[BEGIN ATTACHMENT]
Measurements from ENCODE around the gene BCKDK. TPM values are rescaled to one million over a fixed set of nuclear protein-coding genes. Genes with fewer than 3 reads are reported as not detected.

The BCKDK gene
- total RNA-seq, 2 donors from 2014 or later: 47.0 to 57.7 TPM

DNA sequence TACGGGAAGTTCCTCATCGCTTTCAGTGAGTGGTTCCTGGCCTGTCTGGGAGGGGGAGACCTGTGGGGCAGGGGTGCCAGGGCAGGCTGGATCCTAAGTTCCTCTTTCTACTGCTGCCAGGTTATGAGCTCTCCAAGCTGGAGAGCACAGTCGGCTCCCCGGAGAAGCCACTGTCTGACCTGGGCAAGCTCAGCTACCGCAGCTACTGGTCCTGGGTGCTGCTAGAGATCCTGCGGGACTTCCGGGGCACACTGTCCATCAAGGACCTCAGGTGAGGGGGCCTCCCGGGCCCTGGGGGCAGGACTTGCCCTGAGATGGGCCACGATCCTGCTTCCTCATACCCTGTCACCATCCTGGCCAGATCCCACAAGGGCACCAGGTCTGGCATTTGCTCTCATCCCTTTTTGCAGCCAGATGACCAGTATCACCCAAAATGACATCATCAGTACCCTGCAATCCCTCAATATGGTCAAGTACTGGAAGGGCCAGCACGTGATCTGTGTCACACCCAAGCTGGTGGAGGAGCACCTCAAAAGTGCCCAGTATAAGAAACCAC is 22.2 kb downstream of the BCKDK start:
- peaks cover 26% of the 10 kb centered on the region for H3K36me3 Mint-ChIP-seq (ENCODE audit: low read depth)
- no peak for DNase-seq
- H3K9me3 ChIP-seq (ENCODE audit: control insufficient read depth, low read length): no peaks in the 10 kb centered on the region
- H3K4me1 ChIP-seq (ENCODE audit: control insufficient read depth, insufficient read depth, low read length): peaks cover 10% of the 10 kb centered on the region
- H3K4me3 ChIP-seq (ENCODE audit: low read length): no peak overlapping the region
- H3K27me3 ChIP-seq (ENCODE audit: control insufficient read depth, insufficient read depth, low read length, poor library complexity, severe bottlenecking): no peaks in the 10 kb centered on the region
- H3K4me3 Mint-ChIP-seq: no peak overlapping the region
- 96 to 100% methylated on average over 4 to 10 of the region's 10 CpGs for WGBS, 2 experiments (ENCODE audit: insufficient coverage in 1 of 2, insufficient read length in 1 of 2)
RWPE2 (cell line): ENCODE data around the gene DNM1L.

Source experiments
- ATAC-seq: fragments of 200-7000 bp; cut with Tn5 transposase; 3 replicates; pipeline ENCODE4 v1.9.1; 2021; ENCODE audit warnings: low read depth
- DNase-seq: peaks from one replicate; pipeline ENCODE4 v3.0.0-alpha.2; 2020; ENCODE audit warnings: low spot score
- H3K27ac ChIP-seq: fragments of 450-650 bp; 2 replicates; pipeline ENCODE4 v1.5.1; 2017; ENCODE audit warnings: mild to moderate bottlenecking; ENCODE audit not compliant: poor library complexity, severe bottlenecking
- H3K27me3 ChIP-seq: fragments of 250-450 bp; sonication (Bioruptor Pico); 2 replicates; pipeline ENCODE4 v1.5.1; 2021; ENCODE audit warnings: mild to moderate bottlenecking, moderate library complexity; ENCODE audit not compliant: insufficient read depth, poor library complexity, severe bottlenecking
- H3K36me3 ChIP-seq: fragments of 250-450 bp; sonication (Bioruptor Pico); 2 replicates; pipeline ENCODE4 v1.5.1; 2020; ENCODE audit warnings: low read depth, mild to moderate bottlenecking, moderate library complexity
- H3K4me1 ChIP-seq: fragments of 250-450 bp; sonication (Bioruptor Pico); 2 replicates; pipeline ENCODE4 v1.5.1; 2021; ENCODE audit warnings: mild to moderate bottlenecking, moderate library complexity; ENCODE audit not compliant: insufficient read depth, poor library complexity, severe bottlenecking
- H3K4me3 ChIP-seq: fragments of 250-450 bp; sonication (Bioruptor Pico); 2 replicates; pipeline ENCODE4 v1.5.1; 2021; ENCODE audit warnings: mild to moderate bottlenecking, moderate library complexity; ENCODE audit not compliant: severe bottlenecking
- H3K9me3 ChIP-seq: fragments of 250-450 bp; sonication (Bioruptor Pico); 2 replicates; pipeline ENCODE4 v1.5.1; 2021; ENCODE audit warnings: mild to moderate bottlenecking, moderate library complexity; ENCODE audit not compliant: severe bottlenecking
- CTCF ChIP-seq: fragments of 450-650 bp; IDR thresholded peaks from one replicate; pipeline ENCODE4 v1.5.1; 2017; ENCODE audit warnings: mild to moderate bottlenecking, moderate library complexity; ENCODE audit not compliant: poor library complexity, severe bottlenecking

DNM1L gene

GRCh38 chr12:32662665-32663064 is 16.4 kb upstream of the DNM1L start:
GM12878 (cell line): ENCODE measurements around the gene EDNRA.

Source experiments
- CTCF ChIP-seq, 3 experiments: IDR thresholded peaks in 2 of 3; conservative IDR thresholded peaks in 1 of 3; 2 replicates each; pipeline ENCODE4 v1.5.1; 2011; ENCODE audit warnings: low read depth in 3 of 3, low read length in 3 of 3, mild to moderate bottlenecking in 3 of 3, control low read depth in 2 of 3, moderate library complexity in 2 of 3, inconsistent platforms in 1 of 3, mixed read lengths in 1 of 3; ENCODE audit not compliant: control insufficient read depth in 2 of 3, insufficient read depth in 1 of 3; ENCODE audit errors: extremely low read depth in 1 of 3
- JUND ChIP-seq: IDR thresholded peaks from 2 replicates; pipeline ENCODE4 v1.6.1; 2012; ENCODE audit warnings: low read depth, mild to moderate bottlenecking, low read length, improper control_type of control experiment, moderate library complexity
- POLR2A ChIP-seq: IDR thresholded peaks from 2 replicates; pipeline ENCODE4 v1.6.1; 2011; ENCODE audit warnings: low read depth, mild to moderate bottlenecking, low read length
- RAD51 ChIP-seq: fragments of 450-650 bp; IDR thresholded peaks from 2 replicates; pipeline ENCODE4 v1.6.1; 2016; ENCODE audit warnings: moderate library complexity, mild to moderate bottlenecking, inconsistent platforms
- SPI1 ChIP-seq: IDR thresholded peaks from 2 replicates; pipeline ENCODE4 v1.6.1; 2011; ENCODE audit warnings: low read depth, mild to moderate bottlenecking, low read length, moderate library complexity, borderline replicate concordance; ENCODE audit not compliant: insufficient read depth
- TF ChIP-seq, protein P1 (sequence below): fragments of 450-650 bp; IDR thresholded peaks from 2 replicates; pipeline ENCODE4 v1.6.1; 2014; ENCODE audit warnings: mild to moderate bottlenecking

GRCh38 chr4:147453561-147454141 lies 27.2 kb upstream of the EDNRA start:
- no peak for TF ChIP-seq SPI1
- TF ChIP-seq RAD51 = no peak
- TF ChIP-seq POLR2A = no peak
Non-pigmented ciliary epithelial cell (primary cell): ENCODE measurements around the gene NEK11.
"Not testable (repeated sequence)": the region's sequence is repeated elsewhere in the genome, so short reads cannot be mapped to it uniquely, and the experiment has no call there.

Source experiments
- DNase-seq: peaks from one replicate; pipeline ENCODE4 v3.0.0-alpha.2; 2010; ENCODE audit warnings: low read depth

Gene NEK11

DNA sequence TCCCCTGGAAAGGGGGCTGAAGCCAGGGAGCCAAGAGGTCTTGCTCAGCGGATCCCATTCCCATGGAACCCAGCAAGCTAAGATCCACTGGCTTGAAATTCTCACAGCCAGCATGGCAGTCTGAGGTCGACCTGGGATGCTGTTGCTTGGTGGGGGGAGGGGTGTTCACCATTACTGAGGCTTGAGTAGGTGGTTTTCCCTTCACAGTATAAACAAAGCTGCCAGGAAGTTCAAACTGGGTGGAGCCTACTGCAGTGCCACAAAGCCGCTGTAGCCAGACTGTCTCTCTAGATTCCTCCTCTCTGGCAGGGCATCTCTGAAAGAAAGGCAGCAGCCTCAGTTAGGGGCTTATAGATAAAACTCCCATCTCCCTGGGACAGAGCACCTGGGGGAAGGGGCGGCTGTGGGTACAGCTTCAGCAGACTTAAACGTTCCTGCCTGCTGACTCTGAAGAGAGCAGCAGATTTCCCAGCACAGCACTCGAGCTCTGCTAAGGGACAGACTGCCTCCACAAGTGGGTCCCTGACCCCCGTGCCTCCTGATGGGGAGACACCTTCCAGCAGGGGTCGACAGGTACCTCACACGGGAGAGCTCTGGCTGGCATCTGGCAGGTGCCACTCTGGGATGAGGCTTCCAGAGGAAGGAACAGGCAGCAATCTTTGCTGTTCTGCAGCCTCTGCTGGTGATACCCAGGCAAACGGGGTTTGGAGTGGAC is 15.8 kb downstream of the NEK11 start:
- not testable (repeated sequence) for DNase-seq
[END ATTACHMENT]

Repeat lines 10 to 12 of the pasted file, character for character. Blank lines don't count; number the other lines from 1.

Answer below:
- H3K27me3 ChIP-seq (ENCODE audit: control insufficient read depth, insufficient read depth, low read length, poor library complexity, severe bottlenecking): no peaks in the 10 kb centered on the region
- H3K4me3 Mint-ChIP-seq: no peak overlapping the region
- 96 to 100% methylated on average over 4 to 10 of the region's 10 CpGs for WGBS, 2 experiments (ENCODE audit: insufficient coverage in 1 of 2, insufficient read length in 1 of 2)